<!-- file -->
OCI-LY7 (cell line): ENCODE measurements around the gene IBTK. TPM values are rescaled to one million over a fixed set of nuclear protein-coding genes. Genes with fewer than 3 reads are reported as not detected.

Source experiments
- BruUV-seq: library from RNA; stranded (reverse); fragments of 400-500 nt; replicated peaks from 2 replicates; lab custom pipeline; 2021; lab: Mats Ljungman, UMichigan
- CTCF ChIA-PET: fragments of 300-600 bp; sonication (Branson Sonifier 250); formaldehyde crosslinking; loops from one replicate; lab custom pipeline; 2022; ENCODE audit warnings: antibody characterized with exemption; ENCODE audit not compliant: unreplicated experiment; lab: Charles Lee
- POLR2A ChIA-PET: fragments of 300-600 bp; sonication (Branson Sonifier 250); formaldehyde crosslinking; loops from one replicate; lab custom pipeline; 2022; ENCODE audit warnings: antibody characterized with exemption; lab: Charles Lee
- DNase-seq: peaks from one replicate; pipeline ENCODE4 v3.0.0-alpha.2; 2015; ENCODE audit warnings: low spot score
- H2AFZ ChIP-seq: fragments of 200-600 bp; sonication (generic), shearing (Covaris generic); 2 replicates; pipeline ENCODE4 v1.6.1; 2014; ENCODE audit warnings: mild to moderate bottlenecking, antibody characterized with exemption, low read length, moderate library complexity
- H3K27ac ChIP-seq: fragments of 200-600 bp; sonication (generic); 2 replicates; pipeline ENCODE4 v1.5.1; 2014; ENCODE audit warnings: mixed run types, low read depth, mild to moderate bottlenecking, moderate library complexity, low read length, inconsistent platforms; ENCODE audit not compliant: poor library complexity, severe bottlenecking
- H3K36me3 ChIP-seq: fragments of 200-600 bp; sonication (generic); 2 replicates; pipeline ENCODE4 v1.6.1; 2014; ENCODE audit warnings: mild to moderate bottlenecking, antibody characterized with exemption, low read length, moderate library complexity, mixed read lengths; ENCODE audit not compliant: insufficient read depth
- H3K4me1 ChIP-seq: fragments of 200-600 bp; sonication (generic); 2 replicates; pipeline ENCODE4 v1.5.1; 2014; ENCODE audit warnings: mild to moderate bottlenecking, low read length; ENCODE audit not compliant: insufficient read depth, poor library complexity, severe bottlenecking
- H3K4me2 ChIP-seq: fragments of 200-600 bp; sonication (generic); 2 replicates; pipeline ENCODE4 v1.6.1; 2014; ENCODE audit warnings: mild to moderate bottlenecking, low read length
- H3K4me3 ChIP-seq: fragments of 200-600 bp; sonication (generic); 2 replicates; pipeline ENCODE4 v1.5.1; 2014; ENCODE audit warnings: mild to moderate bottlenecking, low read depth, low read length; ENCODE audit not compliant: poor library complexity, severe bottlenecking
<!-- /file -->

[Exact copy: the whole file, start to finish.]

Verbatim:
OCI-LY7 (cell line): ENCODE measurements around the gene IBTK. TPM values are rescaled to one million over a fixed set of nuclear protein-coding genes. Genes with fewer than 3 reads are reported as not detected.

Source experiments
- BruUV-seq: library from RNA; stranded (reverse); fragments of 400-500 nt; replicated peaks from 2 replicates; lab custom pipeline; 2021; lab: Mats Ljungman, UMichigan
- CTCF ChIA-PET: fragments of 300-600 bp; sonication (Branson Sonifier 250); formaldehyde crosslinking; loops from one replicate; lab custom pipeline; 2022; ENCODE audit warnings: antibody characterized with exemption; ENCODE audit not compliant: unreplicated experiment; lab: Charles Lee
- POLR2A ChIA-PET: fragments of 300-600 bp; sonication (Branson Sonifier 250); formaldehyde crosslinking; loops from one replicate; lab custom pipeline; 2022; ENCODE audit warnings: antibody characterized with exemption; lab: Charles Lee
- DNase-seq: peaks from one replicate; pipeline ENCODE4 v3.0.0-alpha.2; 2015; ENCODE audit warnings: low spot score
- H2AFZ ChIP-seq: fragments of 200-600 bp; sonication (generic), shearing (Covaris generic); 2 replicates; pipeline ENCODE4 v1.6.1; 2014; ENCODE audit warnings: mild to moderate bottlenecking, antibody characterized with exemption, low read length, moderate library complexity
- H3K27ac ChIP-seq: fragments of 200-600 bp; sonication (generic); 2 replicates; pipeline ENCODE4 v1.5.1; 2014; ENCODE audit warnings: mixed run types, low read depth, mild to moderate bottlenecking, moderate library complexity, low read length, inconsistent platforms; ENCODE audit not compliant: poor library complexity, severe bottlenecking
- H3K36me3 ChIP-seq: fragments of 200-600 bp; sonication (generic); 2 replicates; pipeline ENCODE4 v1.6.1; 2014; ENCODE audit warnings: mild to moderate bottlenecking, antibody characterized with exemption, low read length, moderate library complexity, mixed read lengths; ENCODE audit not compliant: insufficient read depth
- H3K4me1 ChIP-seq: fragments of 200-600 bp; sonication (generic); 2 replicates; pipeline ENCODE4 v1.5.1; 2014; ENCODE audit warnings: mild to moderate bottlenecking, low read length; ENCODE audit not compliant: insufficient read depth, poor library complexity, severe bottlenecking
- H3K4me2 ChIP-seq: fragments of 200-600 bp; sonication (generic); 2 replicates; pipeline ENCODE4 v1.6.1; 2014; ENCODE audit warnings: mild to moderate bottlenecking, low read length
- H3K4me3 ChIP-seq: fragments of 200-600 bp; sonication (generic); 2 replicates; pipeline ENCODE4 v1.5.1; 2014; ENCODE audit warnings: mild to moderate bottlenecking, low read depth, low read length; ENCODE audit not compliant: poor library complexity, severe bottlenecking